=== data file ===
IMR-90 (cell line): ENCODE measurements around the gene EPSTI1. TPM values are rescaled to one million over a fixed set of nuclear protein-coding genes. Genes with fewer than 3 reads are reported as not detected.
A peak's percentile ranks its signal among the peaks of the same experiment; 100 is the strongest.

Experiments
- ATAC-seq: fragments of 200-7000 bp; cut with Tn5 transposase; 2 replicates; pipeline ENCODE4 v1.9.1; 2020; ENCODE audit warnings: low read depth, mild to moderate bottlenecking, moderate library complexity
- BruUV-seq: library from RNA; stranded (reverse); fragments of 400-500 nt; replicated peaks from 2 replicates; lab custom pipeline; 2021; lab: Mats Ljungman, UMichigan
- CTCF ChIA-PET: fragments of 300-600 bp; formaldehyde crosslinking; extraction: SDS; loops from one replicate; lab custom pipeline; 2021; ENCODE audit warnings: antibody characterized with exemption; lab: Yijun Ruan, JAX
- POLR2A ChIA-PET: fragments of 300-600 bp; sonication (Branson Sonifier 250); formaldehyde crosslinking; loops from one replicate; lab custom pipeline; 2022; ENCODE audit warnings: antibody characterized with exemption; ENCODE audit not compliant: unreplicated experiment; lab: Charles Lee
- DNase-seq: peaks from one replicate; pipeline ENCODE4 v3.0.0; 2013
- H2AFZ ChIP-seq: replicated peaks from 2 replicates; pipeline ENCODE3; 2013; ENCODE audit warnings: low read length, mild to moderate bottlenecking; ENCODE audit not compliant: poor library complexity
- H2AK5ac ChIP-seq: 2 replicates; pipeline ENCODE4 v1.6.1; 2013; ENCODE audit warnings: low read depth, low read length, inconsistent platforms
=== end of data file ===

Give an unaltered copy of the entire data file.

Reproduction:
IMR-90 (cell line): ENCODE measurements around the gene EPSTI1. TPM values are rescaled to one million over a fixed set of nuclear protein-coding genes. Genes with fewer than 3 reads are reported as not detected.
A peak's percentile ranks its signal among the peaks of the same experiment; 100 is the strongest.

Experiments
- ATAC-seq: fragments of 200-7000 bp; cut with Tn5 transposase; 2 replicates; pipeline ENCODE4 v1.9.1; 2020; ENCODE audit warnings: low read depth, mild to moderate bottlenecking, moderate library complexity
- BruUV-seq: library from RNA; stranded (reverse); fragments of 400-500 nt; replicated peaks from 2 replicates; lab custom pipeline; 2021; lab: Mats Ljungman, UMichigan
- CTCF ChIA-PET: fragments of 300-600 bp; formaldehyde crosslinking; extraction: SDS; loops from one replicate; lab custom pipeline; 2021; ENCODE audit warnings: antibody characterized with exemption; lab: Yijun Ruan, JAX
- POLR2A ChIA-PET: fragments of 300-600 bp; sonication (Branson Sonifier 250); formaldehyde crosslinking; loops from one replicate; lab custom pipeline; 2022; ENCODE audit warnings: antibody characterized with exemption; ENCODE audit not compliant: unreplicated experiment; lab: Charles Lee
- DNase-seq: peaks from one replicate; pipeline ENCODE4 v3.0.0; 2013
- H2AFZ ChIP-seq: replicated peaks from 2 replicates; pipeline ENCODE3; 2013; ENCODE audit warnings: low read length, mild to moderate bottlenecking; ENCODE audit not compliant: poor library complexity
- H2AK5ac ChIP-seq: 2 replicates; pipeline ENCODE4 v1.6.1; 2013; ENCODE audit warnings: low read depth, low read length, inconsistent platforms